Dear Donna:

My mom has been caring for her older sister who was diagnosed with Alzheimer’s almost 3 years ago. My aunt’s disease makes this a very challenging role for my 78-year-old mother. She’s been living mostly with her sister for the past year while my husband and I take care of my mom’s house.

While my aunt has adult children of her own, they seem to be in denial about how much care she needs and how difficult it is just to keep her safe. Worries about wandering, a new behavior for my aunt, keep my mom from getting a good night’s rest. It’s rare for my cousins to help with anything, even the upkeep and maintenance around her house.

I often ask my mom what I can do to help, but she just tells me she’s doing okay. I know that’s not the case. The physical and emotional toll it’s taking on her is tough to watch. It’s time for me to intervene, get her some help, and possibly have a frank discussion with my cousins about helping their mom.

Do you have any tips for me on how to proceed? My mom really needs some support.


Jayme in Grand Haven, MI

Caring for an Alzheimer’s Caregiver

Dear Jayme:

Alzheimer’s is a disease that impacts the entire family. Unfortunately, you’ve discovered just how difficult it can be. I’m sure it’s tough for you to watch your aunt’s health decline, as well as your mom’s. This disease is referred to as the “long good-bye” for families because of how it slowly robs an adult of their ability to care for themselves.

I do have a few ideas that I hope you find useful:

  • Utilize technology: Since you mentioned your aunt has begun to wander, I think it’s important to address this issue immediately. There are forms of technology that help manage wandering. It can help keep your aunt safe and allow your mom to sleep again. If the house doesn’t have a home security system that sounds an alarm if a door or window is opened, have one installed if you can. That will give your mom some peace of mind. In addition, there are a variety of GPS tracking devices you can take advantage of. From watches to pendants, “GPS Tech Products for Adults with Alzheimer’s” might help you choose a device that allows you to quickly locate your aunt should she wander from home.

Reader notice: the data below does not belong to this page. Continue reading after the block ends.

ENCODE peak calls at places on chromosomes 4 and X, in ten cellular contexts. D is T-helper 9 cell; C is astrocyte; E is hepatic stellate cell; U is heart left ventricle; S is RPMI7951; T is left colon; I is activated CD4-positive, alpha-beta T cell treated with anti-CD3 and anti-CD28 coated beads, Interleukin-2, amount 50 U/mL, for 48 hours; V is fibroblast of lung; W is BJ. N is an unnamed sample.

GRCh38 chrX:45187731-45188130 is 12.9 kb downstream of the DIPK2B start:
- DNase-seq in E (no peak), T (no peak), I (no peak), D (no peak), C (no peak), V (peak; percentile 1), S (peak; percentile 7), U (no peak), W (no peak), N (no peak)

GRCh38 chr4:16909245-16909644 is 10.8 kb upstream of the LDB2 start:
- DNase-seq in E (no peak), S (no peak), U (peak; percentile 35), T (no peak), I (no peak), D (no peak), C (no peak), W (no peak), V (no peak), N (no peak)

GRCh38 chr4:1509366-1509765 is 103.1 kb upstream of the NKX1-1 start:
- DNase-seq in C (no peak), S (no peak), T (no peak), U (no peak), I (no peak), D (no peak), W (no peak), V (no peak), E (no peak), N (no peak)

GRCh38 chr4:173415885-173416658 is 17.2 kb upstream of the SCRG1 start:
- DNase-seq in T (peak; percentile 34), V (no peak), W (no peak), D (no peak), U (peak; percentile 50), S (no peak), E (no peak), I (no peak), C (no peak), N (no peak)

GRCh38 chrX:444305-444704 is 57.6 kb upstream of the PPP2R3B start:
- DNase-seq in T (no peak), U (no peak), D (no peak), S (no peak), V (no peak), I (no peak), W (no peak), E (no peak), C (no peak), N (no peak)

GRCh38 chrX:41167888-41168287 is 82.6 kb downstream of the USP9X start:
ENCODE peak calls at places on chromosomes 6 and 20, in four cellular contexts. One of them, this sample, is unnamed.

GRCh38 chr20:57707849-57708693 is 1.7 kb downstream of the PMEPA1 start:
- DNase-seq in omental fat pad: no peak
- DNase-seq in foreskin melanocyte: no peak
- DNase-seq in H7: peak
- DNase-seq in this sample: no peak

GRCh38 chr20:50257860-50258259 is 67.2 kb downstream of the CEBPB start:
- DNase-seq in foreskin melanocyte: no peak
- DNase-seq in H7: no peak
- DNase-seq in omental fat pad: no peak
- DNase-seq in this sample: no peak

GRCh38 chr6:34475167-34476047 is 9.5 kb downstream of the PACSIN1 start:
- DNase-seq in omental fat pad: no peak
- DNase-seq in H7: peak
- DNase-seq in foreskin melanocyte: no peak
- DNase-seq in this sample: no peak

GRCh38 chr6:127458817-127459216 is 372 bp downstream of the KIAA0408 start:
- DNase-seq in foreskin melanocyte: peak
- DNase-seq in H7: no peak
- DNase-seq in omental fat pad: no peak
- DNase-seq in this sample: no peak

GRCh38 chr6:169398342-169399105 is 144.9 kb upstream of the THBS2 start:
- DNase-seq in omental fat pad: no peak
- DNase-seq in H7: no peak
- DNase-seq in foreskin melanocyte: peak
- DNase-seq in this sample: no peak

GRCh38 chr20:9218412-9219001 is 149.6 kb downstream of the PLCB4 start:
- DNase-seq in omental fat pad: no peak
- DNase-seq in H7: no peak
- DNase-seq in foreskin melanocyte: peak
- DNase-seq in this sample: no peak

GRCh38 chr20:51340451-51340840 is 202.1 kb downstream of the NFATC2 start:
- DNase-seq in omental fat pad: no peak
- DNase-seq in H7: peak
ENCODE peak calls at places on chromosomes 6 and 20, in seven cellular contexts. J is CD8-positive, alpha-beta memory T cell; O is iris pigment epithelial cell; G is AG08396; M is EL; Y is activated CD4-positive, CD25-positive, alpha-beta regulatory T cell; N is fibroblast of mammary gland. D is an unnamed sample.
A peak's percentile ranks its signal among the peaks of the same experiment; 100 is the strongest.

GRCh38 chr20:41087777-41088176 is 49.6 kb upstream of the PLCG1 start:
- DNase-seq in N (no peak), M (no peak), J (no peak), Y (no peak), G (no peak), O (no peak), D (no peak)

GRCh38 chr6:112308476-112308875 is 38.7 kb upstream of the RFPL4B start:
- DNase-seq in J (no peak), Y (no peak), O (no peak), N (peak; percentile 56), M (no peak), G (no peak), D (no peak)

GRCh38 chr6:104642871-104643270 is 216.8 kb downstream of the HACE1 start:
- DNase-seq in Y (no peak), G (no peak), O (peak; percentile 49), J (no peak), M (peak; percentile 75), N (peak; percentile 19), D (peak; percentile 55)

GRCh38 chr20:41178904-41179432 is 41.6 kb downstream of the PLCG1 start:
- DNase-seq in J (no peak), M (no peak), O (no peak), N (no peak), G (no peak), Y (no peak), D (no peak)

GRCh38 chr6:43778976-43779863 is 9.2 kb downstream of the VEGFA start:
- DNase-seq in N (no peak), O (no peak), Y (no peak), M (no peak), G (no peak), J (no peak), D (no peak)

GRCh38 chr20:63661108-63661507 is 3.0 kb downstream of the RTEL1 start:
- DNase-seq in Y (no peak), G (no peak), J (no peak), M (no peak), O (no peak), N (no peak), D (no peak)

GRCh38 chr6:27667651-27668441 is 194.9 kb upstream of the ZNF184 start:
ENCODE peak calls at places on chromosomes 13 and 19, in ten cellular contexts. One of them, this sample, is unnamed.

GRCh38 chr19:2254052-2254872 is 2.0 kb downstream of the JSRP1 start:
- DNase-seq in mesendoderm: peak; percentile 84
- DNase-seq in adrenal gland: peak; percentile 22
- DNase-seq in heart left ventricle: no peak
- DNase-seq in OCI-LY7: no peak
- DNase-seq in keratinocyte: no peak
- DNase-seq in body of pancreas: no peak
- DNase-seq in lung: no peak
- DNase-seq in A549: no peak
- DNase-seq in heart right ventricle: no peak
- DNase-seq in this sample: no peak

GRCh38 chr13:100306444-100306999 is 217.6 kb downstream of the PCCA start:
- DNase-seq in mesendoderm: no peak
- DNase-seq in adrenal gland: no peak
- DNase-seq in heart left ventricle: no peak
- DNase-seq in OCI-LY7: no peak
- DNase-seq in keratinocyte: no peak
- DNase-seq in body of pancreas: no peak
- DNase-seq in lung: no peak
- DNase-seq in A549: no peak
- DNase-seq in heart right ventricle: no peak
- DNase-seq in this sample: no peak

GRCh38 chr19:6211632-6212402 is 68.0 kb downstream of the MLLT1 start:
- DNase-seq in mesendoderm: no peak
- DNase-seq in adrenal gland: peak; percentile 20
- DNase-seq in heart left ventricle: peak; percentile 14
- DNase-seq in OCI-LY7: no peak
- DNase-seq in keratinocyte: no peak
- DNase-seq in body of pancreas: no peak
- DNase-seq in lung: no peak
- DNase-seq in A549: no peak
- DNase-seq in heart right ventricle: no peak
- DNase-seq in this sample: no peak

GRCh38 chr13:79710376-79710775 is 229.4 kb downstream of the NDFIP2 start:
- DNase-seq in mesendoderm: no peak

• Provide healthy meals: Poor nutrition is common among people who have Alzheimer’s disease and their caregivers. You can help prevent that by providing simple, healthy meals. Stock the freezer with options your mom can pull out and heat up as needed. Another suggestion is to set up a Meal Train that allows friends and family to sign up to drop off food. You’ll probably find people in your life who’ve wanted to help, but haven’t been sure how to do so. This platform is free and easy to use.
  • Explore respite services: A type of care you and your mom might not be familiar with is respite. This short-term stay at Heritage Senior Communities is designed to give loved ones a break. The senior stays with us for a few days or weeks so a family caregiver can rest or attend to personal business. Respite guests receive the same type of support as our long-term residents, such as nutritious meals, daily activities, medication reminders, and assistance with personal care. You could help your mom by exploring local assisted living communities that offer respite to figure out which one might be a good fit.
  • Encourage a family meeting: It sounds like it may be time to organize a family conference. Ask a friend to stay with your aunt so you and your mom can meet with your cousins in another setting. Create an agenda for the meeting to share ahead of time, along with a list of tasks that your aunt needs assistance with. Give some concrete examples of how your cousins can assist their mom. Some families find it helpful to have a neutral party mediate. It might be their pastor or priest or even a paid geriatric care manager.

I hope this information is useful, Jayme! Please call a nearby Heritage community if you have any questions or if you would like to tour a memory care program on your aunt’s behalf.

Kind regards,